Pelargonidin Improves Passive Avoidance Task Performance in a Rat Amyloid Beta25-35 Model of Alzheimer’s Disease Via Estrogen Receptor Independent Pathways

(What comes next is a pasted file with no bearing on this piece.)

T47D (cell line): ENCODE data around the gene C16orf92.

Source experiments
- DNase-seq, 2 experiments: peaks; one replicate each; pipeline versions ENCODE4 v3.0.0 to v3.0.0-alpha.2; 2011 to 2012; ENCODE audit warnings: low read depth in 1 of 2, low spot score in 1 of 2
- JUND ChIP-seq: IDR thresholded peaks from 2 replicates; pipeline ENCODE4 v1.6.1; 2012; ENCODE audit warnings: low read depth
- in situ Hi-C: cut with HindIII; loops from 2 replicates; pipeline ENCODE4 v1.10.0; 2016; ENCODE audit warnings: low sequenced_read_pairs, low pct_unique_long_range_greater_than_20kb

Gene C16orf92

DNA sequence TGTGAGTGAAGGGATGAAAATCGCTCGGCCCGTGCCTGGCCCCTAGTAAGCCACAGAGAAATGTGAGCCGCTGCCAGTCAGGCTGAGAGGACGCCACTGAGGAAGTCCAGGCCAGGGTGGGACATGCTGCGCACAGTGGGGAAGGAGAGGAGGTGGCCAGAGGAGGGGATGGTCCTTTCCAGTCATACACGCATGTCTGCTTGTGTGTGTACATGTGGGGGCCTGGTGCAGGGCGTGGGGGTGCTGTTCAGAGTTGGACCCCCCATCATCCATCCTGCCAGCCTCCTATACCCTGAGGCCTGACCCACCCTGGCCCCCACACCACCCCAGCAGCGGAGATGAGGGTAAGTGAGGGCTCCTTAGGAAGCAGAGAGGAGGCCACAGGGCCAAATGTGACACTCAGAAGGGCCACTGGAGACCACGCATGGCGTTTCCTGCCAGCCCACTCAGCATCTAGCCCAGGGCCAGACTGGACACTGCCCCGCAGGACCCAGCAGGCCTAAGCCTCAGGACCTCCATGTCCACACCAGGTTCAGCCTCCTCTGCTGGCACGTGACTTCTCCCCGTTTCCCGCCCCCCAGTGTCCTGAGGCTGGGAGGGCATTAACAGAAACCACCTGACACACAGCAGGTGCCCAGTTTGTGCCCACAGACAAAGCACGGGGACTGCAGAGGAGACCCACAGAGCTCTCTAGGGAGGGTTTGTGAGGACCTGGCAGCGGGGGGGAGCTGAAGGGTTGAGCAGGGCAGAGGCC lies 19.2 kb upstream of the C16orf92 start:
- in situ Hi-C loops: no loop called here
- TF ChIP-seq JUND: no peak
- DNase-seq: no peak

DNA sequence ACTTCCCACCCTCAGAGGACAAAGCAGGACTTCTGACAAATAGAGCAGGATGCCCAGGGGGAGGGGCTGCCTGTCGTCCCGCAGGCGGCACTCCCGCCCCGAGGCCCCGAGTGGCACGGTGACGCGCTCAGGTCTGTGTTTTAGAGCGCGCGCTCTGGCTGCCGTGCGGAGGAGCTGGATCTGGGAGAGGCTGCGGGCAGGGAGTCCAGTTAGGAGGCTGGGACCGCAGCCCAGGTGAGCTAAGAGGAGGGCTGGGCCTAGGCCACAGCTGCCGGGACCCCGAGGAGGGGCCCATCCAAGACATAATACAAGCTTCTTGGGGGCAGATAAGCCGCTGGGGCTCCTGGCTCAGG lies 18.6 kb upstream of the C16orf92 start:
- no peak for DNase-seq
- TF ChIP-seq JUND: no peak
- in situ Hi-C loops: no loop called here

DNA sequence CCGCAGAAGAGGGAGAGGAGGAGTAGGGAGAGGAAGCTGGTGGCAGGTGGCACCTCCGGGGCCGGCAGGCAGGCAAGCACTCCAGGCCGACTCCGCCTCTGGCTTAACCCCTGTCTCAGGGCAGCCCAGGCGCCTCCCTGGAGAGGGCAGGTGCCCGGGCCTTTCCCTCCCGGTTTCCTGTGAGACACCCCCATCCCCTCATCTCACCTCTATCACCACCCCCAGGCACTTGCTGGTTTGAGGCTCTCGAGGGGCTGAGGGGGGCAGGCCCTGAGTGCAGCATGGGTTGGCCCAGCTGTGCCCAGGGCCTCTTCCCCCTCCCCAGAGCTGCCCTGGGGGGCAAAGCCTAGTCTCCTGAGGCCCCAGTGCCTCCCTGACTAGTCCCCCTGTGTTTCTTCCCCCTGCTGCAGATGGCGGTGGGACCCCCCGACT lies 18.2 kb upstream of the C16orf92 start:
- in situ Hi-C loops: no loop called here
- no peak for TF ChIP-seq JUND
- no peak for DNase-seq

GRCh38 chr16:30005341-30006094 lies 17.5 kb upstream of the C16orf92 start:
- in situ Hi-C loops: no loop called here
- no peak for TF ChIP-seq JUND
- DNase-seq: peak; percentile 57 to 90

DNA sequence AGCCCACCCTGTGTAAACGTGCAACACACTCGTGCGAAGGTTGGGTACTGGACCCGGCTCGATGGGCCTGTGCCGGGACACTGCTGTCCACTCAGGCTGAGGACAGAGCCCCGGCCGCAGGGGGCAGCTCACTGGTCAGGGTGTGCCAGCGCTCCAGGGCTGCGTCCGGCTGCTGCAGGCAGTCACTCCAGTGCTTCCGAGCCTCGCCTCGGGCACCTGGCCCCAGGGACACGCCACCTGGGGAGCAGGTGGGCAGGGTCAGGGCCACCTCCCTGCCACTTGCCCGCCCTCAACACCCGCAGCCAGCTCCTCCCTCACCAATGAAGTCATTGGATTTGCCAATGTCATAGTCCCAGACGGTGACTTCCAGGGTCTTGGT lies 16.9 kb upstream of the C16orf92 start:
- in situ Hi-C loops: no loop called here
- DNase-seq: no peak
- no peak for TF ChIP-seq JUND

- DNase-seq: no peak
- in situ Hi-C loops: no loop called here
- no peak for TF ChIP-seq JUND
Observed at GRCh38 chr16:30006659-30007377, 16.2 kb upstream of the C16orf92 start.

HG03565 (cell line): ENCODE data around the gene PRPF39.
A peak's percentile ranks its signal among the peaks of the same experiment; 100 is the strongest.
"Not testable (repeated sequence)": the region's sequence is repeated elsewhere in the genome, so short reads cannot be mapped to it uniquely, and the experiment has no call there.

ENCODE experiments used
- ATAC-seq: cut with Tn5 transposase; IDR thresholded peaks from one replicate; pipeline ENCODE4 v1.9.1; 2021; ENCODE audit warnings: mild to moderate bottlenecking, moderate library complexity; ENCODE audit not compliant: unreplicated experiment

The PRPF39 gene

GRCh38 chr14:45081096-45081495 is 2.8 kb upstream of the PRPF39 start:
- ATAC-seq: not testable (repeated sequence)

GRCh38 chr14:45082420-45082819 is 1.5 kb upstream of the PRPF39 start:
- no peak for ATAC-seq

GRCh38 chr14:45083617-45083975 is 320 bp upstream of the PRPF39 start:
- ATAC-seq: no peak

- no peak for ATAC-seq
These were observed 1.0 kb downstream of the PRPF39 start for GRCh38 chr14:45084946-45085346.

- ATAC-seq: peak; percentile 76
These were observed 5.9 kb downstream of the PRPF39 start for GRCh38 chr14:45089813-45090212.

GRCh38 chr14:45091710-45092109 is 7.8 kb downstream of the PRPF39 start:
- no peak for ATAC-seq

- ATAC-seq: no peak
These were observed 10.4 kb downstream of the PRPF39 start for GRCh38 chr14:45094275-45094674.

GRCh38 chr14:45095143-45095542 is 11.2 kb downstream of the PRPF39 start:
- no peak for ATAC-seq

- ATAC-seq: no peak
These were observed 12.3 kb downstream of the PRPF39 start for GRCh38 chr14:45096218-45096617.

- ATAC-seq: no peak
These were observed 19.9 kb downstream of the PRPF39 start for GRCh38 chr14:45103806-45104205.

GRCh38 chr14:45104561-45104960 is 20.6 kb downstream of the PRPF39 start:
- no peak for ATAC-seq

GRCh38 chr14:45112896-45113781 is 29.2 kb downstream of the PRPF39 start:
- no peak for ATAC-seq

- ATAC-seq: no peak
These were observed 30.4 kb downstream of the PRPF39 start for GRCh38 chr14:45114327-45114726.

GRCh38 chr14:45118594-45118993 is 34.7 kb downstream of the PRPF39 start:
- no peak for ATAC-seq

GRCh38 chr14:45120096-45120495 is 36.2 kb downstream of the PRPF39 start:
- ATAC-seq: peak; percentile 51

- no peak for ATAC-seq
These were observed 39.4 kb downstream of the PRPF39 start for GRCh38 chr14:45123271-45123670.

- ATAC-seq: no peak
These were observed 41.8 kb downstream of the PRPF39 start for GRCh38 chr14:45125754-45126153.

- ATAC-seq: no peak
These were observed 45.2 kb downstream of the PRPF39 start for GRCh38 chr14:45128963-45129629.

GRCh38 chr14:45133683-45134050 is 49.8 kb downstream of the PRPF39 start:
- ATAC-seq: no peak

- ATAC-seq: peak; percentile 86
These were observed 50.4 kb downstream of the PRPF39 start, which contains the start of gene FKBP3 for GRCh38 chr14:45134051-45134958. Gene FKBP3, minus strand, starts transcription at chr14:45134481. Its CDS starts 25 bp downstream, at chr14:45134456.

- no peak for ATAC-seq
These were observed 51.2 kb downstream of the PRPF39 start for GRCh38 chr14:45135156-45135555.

Alzheimer’s disease (AD) is a disorder with multiple pathophysiological causes, destructive outcomes, and no available definitive cure. Pelargonidin (Pel), an anthocyanin derivative, is an estrogen receptor agonist with little estrogen side effects. This study was designed to assess Pel memory enhancing effects on the a rat Amyloid Beta25-35 (Aβ) intrahippocampal microinjections model of AD in the passive avoidance task performance paradigm and further evaluate the potential estrogen receptor role on the memory-evoking compound. Equally divided rats were assigned to 5 groups of sham, Aβ intrahippocampal microinjected, Pel pretreated (10 mg/kg; P.O), α estrogen antagonist intra-cerebrovascular (i.c.v.) microinjected, and β estrogen antagonist (i.c.v) microinjected animals. Intrahippocampal microinjections of Aβ were adopted to provoke AD model. Passive avoidance task test was also used to assess memory performance. Pel pretreatment prior to Aβ microinjections significantly improved step-through latency (P<0.001) in passive avoidance test. In α and β estrogen, antagonists received animals, passive avoidance task performance was not statistically changed (P=0.11 & P=0.41 respectively) compared to Pel pretreated and sham animals. Our results depicted that Pel improves Aβ induced memory dysfunction in passive avoidance test performance through estrogen receptor independently related pathways.
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